Alongside Exodus and Death Angel, San Francisco's Heathen were one of the numerous '80s Bay Area thrash bands asked to reform and perform in 2001's Thrash of the Titans benefit concert (set up to gather funds for cancer-stricken Testament singer Chuck Billy), who then felt encouraged to take another crack at success. 2004's Recovered album was the direct result -- even if its final tally of former members numbered only four out five, with original guitarist Lee Altus and bassist Mike Jastremski reuniting with second-album drummer Darren Minter, latter-day vocalist David White, and ex-Vicious Rumors guitarist Ira Black. Then again, Recovered isn't really a comeback album per se, more a set of five classic rock and New Wave of British Heavy Metal covers combined with dusted-off demos for what should have been the never released, four-track Opiate of the Masses EP. Starting with those covers, it's not just any band that has enough cojones to reconstruct Queen's viciously over-the-top masterpiece "Death on Two Legs" within a thrash framework, while retaining all of its demented glory; not to mention pull off nearly note-for-note renditions of Thin Lizzy's exquisite (and ever topical) "The Holy War," Tygers of Pan Tang's utterly frenetic "Hellbound," and Sweet Savage's underground classic "Eye of the Storm." Snuck in between these is a heartfelt, but momentum-killing ballad entitled "In Memory of..." (dedicated to departed friends and relatives), and it's therefore up to the final thrashing foursome to "recover" the most familiar Heathen songwriting tricks for the new millennium. And, if only for the purpose of creating a wrinkle in the space-time continuum and bringing the speed metal of 1991 (from whence these demos originate) out of cryogenic freeze, technical thrashers like "Hypnotized" and "Mercy Is no Virtue" are completely valid for resurrection. Still and needless to say, Recovered is predominantly the domain of devoted first-wave thrash and Heathen fans, but curious modern metal-heads may want to take a chance on it for educational reasons.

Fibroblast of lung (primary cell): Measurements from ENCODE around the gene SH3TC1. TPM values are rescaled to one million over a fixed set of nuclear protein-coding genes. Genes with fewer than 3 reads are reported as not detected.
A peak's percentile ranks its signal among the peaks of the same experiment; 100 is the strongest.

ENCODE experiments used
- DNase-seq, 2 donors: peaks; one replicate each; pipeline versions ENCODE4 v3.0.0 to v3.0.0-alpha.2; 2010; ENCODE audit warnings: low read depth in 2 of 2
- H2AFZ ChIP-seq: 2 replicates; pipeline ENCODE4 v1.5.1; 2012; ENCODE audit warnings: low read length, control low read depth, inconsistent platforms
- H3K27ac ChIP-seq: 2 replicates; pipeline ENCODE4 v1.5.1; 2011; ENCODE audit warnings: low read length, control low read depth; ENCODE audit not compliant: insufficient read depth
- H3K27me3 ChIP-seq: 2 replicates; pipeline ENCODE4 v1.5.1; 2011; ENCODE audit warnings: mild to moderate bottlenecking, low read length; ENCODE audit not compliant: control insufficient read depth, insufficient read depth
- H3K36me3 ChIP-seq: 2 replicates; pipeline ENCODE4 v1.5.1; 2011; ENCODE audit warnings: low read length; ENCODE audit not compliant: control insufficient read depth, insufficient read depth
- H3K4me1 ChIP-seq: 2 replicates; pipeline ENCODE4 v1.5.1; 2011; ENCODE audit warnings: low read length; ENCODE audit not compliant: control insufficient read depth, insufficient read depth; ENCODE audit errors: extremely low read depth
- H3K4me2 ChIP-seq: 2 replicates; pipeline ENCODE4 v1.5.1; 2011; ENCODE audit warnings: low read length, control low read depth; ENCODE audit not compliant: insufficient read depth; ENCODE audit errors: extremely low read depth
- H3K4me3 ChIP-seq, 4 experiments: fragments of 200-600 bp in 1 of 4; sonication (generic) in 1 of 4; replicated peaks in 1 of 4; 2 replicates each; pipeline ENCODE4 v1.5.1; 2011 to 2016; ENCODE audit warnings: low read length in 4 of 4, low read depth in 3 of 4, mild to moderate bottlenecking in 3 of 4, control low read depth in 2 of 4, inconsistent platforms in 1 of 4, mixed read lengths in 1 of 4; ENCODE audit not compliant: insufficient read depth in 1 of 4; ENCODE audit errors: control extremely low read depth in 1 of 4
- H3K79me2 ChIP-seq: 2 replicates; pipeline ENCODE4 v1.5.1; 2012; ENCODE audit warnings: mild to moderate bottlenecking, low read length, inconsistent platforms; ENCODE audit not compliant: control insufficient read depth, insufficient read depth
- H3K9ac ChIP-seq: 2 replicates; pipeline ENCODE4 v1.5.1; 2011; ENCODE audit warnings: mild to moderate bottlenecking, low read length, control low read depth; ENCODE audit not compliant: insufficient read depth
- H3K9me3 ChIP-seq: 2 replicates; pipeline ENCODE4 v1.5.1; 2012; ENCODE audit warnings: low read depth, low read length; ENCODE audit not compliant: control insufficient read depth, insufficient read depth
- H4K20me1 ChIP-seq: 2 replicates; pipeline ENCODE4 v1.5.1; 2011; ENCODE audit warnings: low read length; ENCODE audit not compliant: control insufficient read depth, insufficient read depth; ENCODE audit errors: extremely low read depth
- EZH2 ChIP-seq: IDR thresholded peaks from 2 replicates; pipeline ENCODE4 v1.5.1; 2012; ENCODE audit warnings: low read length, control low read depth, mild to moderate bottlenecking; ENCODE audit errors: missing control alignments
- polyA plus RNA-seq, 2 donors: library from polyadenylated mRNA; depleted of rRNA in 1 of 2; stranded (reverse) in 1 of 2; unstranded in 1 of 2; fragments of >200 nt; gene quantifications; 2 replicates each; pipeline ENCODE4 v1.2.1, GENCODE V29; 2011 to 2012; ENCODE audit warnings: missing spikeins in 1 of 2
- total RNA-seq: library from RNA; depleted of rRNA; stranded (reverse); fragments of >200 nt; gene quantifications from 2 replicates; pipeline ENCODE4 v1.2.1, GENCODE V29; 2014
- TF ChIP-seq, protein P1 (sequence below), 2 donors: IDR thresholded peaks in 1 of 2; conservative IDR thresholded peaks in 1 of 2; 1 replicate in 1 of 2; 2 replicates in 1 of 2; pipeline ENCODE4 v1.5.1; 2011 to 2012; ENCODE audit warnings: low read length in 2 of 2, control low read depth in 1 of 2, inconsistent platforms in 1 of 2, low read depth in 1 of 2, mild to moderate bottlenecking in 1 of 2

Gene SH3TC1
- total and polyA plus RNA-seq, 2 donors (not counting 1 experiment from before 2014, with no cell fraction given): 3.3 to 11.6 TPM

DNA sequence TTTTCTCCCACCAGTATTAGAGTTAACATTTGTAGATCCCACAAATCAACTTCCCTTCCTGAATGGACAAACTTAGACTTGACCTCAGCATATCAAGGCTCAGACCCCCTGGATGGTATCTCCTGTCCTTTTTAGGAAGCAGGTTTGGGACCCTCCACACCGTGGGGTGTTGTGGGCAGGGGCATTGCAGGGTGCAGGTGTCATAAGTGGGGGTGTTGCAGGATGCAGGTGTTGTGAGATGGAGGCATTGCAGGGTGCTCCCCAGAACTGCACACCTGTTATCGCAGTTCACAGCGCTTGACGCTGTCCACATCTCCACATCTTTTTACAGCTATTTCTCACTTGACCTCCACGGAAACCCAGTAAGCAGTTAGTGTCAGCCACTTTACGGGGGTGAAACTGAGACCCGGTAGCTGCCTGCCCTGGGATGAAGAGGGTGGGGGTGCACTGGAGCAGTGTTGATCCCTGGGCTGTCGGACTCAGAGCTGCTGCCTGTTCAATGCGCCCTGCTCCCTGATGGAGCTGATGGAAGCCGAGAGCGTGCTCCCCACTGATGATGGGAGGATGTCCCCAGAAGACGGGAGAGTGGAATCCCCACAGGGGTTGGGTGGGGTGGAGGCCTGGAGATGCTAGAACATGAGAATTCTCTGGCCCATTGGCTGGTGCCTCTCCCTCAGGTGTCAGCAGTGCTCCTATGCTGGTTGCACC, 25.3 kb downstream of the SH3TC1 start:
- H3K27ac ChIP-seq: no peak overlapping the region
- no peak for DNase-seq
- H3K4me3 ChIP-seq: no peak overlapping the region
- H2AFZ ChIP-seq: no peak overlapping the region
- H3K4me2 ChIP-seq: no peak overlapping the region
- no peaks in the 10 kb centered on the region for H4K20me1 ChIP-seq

AllMusic Review by Eduardo Rivadavia